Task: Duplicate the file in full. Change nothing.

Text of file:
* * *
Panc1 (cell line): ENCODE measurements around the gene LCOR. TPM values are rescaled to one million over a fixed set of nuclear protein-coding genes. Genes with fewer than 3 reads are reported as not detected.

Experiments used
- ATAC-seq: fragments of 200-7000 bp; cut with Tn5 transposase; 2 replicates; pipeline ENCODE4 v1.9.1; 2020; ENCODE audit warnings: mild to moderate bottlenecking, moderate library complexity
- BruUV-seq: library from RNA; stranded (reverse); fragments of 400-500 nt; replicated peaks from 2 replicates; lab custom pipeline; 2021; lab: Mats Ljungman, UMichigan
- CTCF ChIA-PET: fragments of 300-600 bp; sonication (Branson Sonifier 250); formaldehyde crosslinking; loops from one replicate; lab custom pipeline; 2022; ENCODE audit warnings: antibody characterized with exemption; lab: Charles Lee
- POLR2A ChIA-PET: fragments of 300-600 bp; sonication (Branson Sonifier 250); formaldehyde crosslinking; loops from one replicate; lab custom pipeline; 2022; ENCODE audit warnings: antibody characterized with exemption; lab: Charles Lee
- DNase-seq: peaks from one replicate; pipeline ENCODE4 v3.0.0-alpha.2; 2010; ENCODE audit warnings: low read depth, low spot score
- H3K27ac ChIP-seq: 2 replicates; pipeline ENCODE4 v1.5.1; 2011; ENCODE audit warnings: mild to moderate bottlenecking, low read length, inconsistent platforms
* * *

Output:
Panc1 (cell line): ENCODE measurements around the gene LCOR. TPM values are rescaled to one million over a fixed set of nuclear protein-coding genes. Genes with fewer than 3 reads are reported as not detected.

Experiments used
- ATAC-seq: fragments of 200-7000 bp; cut with Tn5 transposase; 2 replicates; pipeline ENCODE4 v1.9.1; 2020; ENCODE audit warnings: mild to moderate bottlenecking, moderate library complexity
- BruUV-seq: library from RNA; stranded (reverse); fragments of 400-500 nt; replicated peaks from 2 replicates; lab custom pipeline; 2021; lab: Mats Ljungman, UMichigan
- CTCF ChIA-PET: fragments of 300-600 bp; sonication (Branson Sonifier 250); formaldehyde crosslinking; loops from one replicate; lab custom pipeline; 2022; ENCODE audit warnings: antibody characterized with exemption; lab: Charles Lee
- POLR2A ChIA-PET: fragments of 300-600 bp; sonication (Branson Sonifier 250); formaldehyde crosslinking; loops from one replicate; lab custom pipeline; 2022; ENCODE audit warnings: antibody characterized with exemption; lab: Charles Lee
- DNase-seq: peaks from one replicate; pipeline ENCODE4 v3.0.0-alpha.2; 2010; ENCODE audit warnings: low read depth, low spot score
- H3K27ac ChIP-seq: 2 replicates; pipeline ENCODE4 v1.5.1; 2011; ENCODE audit warnings: mild to moderate bottlenecking, low read length, inconsistent platforms